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Designer handbags – If there’s one thing that I’ve learned in almost eight years of going to garage sales in Dallas-Fort Worth, it’s that people around here love a “replica” (read: fake as a three dollar bill) handbag. If you find some Gucci or Louis Vuitton, inspect the stitching and quality of the bag. The same goes for Nike sneakers, MAC and Urban Decay cosmetics, even Beats by Dre headphones.
Price gouging – Some people are overly proud of their goods, especially now that everything is “vintage” and “antique.” If you suspect that something is overpriced, use your phone to check prices on eBay and Etsy for comparison, and let the seller know. In many cases, they really don’t know what it’s worth (only what they paid for it) and will cut you a deal. But you should also be prepared to listen to why this particular ashtray is special because Great Aunt Myrtle brought it over on the Mayflower or whatever.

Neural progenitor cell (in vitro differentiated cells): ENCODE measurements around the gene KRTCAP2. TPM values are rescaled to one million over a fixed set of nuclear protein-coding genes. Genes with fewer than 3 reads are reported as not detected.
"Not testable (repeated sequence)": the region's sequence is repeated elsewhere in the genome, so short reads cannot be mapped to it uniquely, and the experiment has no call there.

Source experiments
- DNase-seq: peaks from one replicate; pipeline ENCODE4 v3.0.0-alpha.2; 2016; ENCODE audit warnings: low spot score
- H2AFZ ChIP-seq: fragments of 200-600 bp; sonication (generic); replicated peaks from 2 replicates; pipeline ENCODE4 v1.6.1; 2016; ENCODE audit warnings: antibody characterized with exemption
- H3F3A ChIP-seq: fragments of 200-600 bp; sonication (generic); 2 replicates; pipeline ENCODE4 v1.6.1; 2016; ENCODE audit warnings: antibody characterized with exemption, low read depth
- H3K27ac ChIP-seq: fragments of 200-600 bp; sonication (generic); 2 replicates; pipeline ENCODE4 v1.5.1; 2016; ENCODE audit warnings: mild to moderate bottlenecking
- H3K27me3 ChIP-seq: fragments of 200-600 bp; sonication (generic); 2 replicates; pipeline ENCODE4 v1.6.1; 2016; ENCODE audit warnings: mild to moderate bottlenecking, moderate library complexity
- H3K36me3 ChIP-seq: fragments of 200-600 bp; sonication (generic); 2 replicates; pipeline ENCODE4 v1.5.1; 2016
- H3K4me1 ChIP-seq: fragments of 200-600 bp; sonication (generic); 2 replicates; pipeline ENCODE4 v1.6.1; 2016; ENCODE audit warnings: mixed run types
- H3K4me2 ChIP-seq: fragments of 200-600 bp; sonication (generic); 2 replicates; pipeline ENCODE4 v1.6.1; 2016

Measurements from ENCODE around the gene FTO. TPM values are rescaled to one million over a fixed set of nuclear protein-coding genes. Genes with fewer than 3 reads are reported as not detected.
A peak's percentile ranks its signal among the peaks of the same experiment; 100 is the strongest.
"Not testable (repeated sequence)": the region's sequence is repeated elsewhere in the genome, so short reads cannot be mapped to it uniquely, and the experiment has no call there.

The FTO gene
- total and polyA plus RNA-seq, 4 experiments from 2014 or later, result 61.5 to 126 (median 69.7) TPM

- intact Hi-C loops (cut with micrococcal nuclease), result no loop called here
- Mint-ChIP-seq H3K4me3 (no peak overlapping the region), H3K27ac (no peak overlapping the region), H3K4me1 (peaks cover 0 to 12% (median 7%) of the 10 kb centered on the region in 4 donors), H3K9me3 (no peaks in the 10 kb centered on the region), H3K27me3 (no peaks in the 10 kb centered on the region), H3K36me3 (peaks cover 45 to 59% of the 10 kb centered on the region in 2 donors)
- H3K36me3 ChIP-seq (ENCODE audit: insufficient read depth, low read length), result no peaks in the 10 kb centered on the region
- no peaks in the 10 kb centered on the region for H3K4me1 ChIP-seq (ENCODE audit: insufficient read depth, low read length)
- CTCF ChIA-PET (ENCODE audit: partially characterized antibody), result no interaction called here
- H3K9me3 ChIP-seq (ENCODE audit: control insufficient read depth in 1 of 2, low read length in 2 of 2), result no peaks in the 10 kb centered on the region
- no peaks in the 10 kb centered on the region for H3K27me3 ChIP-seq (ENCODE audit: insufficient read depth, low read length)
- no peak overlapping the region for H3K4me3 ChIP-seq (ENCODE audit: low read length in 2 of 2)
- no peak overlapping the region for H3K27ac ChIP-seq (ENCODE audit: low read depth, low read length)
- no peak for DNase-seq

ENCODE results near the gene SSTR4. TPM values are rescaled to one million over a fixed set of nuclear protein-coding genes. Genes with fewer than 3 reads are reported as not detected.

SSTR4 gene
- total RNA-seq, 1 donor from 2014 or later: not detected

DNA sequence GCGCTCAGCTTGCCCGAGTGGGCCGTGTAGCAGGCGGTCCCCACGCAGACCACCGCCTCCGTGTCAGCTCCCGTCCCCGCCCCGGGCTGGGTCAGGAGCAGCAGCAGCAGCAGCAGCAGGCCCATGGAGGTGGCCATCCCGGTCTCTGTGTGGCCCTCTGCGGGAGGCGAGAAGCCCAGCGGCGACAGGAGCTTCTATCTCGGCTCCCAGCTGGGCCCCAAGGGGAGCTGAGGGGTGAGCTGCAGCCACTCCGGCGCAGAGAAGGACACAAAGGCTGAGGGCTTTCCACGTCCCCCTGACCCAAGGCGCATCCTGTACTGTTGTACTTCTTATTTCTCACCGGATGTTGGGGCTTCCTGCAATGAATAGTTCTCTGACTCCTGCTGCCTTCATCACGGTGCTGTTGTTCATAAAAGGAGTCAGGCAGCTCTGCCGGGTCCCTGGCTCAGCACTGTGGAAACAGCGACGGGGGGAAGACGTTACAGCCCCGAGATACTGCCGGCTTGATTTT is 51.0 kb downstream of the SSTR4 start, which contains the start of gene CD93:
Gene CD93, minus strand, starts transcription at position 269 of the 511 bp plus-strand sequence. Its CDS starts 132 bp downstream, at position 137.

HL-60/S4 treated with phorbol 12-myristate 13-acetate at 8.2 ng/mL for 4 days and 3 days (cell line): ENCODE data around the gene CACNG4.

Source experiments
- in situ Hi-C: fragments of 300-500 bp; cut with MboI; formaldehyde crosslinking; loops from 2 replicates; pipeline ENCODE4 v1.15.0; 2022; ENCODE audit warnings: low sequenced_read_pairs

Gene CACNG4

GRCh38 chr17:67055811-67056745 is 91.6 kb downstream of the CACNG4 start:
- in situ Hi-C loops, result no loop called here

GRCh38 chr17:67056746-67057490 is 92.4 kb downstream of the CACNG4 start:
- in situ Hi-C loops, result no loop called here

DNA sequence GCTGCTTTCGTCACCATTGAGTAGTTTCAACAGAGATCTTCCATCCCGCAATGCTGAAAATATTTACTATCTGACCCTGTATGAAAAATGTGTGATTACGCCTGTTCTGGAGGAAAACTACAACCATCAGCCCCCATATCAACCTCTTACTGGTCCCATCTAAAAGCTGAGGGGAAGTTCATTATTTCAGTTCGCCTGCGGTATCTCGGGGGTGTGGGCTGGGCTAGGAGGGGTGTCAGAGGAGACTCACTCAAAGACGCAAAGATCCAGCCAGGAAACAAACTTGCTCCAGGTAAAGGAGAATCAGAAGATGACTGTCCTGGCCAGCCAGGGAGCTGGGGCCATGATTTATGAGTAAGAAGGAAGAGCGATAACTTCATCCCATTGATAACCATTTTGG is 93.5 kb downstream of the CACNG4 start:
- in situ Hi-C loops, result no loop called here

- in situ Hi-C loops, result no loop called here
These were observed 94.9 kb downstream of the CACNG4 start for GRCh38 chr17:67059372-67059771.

Getting duped – Shady people have garage sales too, and sometimes those shady people are going to try to sell you an iPod on the cheap. Unless the seller can make the item work and prove that it isn’t just a very expensive paperweight, avoid. The same goes for anything else – inspect clothing, decor and furniture for stains or other damage thoroughly. Garage sales don’t have return policies.